Nearly clear-as-a-bell with some bright sunshine this Tuesday afternoon on California’s north coast, and although forecasters claim we could see temperatures in the low 80s today, a shoreline breeze will most-likely keep the real sweaty-heat away.
Yet beach-side is still warm (via NWS Facebook page): ‘74 degrees at WFO Eureka at 12:05 PM. That is a record high for the day. The old record was 69 degrees which was last set in 2000.’
In comparison to the interior, with Southern Humboldt in triple digits. A nice, cool, sea breeze has developed the past couple of hours, which makes the rest of the day for us coastal assholes pretty pleasant. Weather-wise, we’re going to be the destination for all those sweltering under the sunshine of hotter-then-shit.
And as the entire environment continues to warm, the situational-shit will only get worse. The horror of the problem is seemingly a goodly-number of people are still ignorant of our rapidly-corrupting climate.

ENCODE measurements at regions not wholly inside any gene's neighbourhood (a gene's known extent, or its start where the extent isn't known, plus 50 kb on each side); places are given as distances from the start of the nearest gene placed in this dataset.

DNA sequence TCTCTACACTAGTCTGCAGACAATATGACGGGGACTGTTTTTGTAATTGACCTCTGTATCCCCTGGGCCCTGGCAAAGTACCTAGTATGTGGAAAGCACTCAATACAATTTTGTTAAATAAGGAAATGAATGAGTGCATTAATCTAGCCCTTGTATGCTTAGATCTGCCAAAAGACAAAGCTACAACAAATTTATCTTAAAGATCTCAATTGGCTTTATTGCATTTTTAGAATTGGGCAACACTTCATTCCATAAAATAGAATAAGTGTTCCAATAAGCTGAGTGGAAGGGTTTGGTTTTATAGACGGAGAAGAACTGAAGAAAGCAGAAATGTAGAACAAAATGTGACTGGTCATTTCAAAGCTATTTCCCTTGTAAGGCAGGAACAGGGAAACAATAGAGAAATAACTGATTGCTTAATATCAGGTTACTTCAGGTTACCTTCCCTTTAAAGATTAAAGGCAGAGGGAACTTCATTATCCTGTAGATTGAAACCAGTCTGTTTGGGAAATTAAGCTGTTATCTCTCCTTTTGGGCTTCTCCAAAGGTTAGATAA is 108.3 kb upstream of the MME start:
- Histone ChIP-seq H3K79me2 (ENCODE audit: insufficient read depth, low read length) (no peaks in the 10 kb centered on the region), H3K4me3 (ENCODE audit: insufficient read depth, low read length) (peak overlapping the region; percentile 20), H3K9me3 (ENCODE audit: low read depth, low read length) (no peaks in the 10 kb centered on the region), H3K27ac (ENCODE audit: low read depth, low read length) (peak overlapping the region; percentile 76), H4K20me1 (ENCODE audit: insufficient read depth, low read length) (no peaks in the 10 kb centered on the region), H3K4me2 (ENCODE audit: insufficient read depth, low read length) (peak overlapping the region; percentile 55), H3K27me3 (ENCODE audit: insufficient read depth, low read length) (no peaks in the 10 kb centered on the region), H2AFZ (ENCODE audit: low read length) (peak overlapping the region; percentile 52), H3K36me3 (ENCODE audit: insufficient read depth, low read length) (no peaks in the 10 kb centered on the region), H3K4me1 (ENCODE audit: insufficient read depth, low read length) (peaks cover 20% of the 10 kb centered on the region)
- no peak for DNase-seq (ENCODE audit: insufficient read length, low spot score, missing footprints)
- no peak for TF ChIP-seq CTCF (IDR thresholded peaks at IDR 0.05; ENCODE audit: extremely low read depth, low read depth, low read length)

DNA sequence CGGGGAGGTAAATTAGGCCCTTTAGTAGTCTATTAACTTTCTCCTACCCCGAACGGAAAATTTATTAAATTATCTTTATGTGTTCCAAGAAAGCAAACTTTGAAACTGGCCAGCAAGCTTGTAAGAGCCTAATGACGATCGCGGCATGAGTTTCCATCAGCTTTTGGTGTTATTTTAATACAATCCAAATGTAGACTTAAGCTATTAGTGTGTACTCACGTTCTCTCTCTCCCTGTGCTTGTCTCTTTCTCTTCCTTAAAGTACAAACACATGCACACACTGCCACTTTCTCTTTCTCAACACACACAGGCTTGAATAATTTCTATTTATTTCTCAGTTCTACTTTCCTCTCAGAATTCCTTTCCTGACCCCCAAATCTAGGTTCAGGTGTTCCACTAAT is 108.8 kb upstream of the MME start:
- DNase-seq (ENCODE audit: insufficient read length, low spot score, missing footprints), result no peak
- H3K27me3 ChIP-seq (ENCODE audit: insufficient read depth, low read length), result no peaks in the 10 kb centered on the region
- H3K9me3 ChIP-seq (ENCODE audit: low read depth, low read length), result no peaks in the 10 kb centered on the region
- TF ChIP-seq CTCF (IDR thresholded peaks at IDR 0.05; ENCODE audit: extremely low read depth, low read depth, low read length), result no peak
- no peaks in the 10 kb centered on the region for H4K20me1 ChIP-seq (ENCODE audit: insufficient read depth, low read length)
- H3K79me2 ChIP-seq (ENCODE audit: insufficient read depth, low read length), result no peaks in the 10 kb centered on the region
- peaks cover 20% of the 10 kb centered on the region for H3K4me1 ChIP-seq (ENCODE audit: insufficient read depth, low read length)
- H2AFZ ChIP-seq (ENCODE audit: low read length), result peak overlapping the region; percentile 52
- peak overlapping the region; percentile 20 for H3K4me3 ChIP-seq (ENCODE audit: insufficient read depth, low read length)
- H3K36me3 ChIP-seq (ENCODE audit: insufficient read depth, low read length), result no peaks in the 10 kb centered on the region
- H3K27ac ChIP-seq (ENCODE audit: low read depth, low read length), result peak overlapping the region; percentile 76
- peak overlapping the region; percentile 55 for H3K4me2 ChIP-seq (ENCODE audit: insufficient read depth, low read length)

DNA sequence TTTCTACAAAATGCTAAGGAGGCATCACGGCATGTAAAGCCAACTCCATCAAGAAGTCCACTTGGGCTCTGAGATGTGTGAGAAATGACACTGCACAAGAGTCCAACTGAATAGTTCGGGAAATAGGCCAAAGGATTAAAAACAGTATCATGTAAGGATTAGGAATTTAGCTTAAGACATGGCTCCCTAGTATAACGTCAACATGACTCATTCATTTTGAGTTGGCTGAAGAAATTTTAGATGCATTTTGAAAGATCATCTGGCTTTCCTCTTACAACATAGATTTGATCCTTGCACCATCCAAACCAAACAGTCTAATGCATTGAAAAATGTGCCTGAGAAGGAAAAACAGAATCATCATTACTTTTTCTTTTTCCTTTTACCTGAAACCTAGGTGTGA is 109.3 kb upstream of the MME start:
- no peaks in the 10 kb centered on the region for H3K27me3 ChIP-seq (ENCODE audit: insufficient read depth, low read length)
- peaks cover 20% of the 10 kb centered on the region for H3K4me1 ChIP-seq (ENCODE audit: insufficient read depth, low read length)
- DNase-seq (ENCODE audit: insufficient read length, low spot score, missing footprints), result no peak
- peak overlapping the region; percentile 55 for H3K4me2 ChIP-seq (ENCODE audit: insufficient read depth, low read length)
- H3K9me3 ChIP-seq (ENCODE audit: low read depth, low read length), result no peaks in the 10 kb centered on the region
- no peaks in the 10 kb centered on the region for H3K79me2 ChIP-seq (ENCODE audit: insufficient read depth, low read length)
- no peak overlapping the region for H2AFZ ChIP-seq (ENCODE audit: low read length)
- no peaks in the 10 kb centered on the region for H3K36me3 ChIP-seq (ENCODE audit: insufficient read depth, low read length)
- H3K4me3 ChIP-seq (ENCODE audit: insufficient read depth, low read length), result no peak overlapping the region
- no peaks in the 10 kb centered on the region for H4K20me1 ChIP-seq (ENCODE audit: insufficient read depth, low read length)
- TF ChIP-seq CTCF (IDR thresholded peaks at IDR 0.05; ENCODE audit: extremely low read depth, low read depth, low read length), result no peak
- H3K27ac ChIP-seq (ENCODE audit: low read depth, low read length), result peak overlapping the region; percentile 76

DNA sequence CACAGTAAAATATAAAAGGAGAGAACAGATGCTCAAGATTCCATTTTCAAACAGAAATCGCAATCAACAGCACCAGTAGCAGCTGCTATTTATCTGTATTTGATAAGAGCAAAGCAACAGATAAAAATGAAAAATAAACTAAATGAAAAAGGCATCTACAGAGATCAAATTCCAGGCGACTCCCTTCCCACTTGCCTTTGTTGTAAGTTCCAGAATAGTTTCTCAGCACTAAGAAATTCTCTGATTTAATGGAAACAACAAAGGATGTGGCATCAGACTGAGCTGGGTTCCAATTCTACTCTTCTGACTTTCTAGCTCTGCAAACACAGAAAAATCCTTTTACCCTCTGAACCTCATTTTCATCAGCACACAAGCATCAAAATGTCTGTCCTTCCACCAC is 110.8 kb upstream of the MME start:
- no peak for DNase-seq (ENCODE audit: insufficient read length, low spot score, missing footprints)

From today’s Guardian:
The analysis of perceptions in 119 countries found living standards and relative wealth are “poor predictors” of whether someone considers climate change to be a severe risk.
While more than 75 percent of people in Australia, the US, UK and most of the rest of Europe were aware of climate change, far fewer considered it to be detrimental to themselves or their families.
In Australia — recently cited as being a world leader in climate science denialism — as well as the US, Germany and the Scandinavian countries, climate change was perceived to be a threat by just over half of those polled.